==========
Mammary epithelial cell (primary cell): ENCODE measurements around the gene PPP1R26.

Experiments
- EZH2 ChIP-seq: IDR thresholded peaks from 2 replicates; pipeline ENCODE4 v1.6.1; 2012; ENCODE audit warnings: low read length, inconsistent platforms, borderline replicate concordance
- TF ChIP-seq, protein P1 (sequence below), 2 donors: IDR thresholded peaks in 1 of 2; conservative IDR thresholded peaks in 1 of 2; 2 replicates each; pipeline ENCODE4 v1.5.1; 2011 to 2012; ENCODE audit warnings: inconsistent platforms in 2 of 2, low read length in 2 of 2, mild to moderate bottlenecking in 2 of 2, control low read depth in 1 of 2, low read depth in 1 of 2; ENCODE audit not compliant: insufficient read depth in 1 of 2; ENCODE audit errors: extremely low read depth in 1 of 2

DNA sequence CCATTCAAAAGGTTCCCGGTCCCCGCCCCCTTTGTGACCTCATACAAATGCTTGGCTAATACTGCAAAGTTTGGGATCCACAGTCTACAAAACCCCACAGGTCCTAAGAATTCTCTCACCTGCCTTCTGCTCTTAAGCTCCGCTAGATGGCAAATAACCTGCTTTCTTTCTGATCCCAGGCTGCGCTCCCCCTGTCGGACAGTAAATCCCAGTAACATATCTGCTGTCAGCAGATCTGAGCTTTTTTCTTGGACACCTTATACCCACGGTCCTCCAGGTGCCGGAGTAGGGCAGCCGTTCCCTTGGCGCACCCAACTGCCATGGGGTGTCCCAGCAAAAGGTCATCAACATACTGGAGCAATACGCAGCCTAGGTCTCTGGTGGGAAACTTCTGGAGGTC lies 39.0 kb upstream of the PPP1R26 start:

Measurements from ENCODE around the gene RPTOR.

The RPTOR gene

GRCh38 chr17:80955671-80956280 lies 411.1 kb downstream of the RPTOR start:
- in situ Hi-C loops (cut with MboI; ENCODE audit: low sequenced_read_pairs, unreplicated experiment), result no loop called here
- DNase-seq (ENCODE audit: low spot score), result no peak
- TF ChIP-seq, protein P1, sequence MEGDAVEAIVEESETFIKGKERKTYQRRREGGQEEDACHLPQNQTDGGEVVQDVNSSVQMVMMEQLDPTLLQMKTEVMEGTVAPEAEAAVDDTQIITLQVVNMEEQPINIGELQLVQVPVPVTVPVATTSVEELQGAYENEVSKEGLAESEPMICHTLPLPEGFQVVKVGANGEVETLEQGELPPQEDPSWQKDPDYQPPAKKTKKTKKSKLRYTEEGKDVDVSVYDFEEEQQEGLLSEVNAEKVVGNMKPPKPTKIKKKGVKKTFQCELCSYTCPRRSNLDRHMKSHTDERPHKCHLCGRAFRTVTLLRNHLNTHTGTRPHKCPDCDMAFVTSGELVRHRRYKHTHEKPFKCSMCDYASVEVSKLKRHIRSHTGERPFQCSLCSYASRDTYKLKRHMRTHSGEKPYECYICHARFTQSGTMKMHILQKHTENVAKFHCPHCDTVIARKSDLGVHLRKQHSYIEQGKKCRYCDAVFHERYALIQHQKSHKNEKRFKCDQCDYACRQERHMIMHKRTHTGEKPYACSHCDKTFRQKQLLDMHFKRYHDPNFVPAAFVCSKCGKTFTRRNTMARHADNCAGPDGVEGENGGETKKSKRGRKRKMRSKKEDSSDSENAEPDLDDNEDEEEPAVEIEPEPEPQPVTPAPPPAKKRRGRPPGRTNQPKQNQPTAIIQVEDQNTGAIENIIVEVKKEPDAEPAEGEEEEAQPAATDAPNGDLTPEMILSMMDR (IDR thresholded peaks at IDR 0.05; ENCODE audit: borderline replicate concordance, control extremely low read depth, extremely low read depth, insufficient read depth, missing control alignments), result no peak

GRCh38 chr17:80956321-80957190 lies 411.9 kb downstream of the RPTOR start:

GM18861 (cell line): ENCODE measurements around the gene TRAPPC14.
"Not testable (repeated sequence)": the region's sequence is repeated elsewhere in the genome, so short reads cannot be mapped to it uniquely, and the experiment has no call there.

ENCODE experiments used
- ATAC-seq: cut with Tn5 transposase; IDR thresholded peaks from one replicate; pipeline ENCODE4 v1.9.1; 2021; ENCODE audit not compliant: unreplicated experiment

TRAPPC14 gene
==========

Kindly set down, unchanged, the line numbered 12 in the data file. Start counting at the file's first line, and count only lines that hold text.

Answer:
GRCh38 chr17:80956321-80957190 lies 411.9 kb downstream of the RPTOR start: